Itinerary and Planning the Trip
My trip to Italy, Slovenia, Croatia, Bosnia and Herzegovina - and Paris at the end! - in September-October 2009 was a solo trip, primarily for scenic photography.
Just to establish what kind of traveler I am, I don't particularly care for museums (though I force myself to go to them sometimes), but I love cities and prefer using public transit when possible. When I visit a city, I enjoy just walking around and taking pictures, soaking in the vibe, and people watching. I also don't drink (so no wine) and am not exactly a restaurateur - I tend to eat most of my meals as casual as possible: self-service places, take-aways, pizza, even (shudder!) McDonalds at the end in Paris. I don't enjoy dining alone at a restaurant in Europe where service is intentionally relaxed whereas I'm usually just hungry and want to eat ASAP and then go back to my hotel and crash. I still eat at sit-down restaurants now and then when I travel - sometimes it's hard to find anything better.
I began my first trip to Italy in 2007 in Venice and headed south from there. I've had Slovenia and Croatia on my radar for future trips, and somehow I've always assumed I'd start a trip to the Balkans with a return to Venice. So that was the rough basis for planning this trip. From there I constructed the most logical itinerary that included the major cities: Dubrovnik, Ljubljana, and Venice were the top three spots for me. I considered a whole bunch of different scenarios, really, such as starting in Dubrovnik and going counter-clockwise back to Italy. But I also wanted to pin my trip on convenient direct flights between my home airport in Portland, Oregon, and Europe, hoping to avoid troublesome connections in the domestic US. My only choice for direct Portland to Europe flights was a Delta flight to Amsterdam. Flying to Croatia from the states is not always easy without numerous stops and connections, anyway. Eventually I decided to start in Italy (Amsterdam to Milan), work my way up to Venice, go clockwise/east by land to Slovenia and Croatia, then fly back to western Europe for a few nights from Croatia before heading home.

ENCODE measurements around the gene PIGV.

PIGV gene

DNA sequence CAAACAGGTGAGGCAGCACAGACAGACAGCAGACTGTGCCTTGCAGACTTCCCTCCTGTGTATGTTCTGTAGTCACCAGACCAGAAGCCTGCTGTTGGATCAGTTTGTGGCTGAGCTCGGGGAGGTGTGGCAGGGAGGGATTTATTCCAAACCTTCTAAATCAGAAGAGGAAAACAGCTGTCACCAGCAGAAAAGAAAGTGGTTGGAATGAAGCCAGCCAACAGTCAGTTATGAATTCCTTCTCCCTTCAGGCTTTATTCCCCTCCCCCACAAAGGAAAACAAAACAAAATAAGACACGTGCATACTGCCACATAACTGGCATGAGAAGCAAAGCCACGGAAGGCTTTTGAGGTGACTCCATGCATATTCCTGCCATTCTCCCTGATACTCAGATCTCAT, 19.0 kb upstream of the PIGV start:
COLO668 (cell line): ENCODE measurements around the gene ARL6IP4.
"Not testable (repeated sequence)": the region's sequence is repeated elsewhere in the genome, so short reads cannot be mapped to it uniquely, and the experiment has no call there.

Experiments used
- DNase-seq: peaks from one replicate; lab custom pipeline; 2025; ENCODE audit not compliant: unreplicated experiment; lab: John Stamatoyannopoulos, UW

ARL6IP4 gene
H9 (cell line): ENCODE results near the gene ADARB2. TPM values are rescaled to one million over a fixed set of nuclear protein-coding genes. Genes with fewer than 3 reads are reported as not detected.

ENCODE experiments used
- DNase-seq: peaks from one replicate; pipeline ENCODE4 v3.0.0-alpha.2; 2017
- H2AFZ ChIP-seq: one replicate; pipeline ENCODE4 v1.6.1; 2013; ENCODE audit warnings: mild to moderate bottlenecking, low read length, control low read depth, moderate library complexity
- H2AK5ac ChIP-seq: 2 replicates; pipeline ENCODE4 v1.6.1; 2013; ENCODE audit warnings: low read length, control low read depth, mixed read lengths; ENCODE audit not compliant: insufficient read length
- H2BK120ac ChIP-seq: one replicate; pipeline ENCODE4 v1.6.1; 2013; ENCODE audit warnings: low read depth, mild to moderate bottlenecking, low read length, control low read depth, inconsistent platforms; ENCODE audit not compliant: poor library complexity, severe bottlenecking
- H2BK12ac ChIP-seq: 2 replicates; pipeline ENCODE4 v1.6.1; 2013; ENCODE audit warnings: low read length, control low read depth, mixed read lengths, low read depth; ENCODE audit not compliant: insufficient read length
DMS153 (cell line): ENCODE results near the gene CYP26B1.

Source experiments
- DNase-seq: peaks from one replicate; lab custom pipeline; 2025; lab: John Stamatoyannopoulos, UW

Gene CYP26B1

As I continued to plan, I expanded the Croatia portion and added Mostar, BiH. I wound up with three weeks total, starting end of September in Milan:
Fly into Milan
Milan, Italy - 1 night
Train to Parma
Parma - 1 night
Train to Venice
Venice - 3 nights
including a day trip to Verona
Bus (from Meste) to Ljubljana
Ljubljana, Slovenia - 2 nights
Train to Zagreb
Zagreb, Croatia - 2 nights
Pick up rental car in Zagreb
Drive to Plitvice Lakes
Plitvice Lakes National Park, Croatia - 1 night
Drive to Baska Voda
Baska Voda (Makarska), Croatia - 1 night
Drive to Mostar
Mostar, Bosnia and Herzegovina - 1 night
Drive to Dubrovnik
Drop rental car in Dubrovnik
Dubrovnik, Croatia - 3 nights
Bus (with ferry) to island of Korcula
Korcula, Croatia - 2 nights
Catamaran to Split
Split, Croatia - 2 nights
Fly to Paris (Croatia Airlines)
Paris - 2 nights